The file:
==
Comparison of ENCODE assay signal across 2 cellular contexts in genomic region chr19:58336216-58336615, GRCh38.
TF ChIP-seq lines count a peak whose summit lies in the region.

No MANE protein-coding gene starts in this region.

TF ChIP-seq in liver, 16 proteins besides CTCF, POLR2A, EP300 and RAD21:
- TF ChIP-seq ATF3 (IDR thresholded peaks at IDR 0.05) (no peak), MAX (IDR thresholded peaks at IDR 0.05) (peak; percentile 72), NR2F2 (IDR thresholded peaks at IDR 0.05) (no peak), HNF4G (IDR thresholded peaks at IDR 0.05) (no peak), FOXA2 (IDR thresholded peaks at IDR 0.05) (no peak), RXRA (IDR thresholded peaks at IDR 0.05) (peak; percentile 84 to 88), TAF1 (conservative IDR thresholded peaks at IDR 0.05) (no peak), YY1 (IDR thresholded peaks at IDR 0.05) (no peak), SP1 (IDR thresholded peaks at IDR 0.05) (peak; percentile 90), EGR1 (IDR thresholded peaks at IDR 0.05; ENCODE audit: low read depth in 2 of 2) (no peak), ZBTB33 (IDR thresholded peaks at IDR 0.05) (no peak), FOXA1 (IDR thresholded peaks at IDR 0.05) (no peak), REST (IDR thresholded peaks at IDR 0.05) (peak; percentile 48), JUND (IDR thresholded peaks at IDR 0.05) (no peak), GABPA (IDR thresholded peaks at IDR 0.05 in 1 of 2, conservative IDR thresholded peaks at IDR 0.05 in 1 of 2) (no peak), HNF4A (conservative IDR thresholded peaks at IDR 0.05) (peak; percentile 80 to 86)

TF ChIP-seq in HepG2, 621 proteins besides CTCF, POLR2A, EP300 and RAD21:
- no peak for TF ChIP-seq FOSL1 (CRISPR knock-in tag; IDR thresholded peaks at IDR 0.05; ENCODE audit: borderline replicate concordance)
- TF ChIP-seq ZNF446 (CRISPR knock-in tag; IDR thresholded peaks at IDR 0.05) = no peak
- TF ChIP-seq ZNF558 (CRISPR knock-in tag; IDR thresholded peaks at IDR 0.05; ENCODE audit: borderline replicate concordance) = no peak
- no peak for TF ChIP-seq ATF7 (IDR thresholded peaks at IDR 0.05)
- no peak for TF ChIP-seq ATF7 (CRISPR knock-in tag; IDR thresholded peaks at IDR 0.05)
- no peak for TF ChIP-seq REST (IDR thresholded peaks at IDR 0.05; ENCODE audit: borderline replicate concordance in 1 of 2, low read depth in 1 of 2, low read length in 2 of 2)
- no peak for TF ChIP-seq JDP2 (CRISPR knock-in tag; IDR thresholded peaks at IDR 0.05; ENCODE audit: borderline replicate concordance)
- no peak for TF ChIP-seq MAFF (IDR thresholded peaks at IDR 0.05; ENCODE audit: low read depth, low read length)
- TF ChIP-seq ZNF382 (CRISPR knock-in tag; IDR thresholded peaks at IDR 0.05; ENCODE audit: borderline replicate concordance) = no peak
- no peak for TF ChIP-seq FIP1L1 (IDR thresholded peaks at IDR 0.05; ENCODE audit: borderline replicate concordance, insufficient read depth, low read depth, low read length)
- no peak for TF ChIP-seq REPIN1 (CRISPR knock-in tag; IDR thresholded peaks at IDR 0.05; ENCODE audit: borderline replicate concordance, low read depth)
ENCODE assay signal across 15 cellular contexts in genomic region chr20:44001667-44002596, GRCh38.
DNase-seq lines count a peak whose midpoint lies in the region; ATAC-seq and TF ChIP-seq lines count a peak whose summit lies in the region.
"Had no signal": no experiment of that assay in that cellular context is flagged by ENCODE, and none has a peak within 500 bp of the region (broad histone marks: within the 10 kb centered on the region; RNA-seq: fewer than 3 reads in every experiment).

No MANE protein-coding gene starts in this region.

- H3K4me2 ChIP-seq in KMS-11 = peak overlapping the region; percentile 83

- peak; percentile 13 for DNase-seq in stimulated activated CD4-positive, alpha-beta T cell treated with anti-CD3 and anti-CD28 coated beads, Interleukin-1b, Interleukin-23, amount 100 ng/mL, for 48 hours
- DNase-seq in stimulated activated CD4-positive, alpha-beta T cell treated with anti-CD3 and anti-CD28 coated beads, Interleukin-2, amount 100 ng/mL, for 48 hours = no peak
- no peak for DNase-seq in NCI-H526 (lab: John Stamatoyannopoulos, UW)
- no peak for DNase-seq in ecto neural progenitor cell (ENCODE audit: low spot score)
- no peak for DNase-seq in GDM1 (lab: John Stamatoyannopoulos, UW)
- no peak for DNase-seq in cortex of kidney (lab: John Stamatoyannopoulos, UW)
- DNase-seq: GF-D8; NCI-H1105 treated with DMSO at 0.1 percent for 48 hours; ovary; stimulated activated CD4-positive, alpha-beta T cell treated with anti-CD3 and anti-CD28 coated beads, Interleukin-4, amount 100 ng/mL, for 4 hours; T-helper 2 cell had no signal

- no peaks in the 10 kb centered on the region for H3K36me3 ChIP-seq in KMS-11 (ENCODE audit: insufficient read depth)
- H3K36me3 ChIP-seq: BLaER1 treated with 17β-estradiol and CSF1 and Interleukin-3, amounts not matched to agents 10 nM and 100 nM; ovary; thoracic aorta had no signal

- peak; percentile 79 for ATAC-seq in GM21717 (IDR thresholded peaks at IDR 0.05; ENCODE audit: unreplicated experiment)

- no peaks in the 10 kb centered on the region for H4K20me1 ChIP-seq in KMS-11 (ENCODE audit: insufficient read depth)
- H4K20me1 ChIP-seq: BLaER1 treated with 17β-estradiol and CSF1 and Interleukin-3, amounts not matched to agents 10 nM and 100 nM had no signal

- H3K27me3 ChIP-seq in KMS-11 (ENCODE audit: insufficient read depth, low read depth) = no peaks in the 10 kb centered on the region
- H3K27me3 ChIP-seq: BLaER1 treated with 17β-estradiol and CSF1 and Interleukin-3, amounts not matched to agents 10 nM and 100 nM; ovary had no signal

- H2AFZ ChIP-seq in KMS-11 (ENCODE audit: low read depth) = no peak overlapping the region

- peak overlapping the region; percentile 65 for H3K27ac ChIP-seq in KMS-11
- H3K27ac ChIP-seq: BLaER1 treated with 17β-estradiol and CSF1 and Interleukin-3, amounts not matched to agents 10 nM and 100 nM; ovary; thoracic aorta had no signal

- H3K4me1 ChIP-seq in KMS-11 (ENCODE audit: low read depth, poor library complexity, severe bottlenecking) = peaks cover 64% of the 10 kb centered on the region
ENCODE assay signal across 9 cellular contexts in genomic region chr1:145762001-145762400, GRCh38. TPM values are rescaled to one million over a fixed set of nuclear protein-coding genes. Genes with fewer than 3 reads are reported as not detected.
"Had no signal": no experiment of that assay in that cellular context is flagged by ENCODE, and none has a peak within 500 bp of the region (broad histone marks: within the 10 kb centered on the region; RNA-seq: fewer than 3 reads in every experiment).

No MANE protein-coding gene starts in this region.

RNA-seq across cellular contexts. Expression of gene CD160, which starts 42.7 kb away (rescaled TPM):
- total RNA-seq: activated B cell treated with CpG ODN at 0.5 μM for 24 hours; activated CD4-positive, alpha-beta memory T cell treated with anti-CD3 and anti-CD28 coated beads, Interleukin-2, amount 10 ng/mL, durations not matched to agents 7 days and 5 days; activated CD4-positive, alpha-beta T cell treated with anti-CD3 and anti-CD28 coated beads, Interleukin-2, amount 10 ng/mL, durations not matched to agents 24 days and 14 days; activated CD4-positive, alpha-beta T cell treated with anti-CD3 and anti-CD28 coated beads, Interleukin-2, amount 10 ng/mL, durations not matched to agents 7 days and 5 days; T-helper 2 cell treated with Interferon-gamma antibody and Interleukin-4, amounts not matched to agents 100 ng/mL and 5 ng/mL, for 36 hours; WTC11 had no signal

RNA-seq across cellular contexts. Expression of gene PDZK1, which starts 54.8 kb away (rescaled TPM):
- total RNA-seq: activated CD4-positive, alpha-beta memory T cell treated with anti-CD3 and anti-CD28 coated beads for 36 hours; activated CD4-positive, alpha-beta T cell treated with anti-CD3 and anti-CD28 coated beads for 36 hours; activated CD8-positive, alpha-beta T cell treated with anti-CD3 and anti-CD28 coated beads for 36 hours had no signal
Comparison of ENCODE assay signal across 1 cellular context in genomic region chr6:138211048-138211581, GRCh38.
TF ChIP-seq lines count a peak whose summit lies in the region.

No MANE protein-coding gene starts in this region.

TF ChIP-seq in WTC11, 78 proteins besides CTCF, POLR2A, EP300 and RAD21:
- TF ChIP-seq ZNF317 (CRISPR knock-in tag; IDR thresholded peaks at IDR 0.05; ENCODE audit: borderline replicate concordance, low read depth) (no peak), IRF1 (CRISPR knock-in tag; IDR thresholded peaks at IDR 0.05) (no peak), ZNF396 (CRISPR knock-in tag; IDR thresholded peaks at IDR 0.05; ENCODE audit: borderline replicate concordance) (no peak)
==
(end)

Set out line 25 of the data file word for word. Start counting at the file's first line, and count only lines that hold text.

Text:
- no peak for DNase-seq in NCI-H526 (lab: John Stamatoyannopoulos, UW)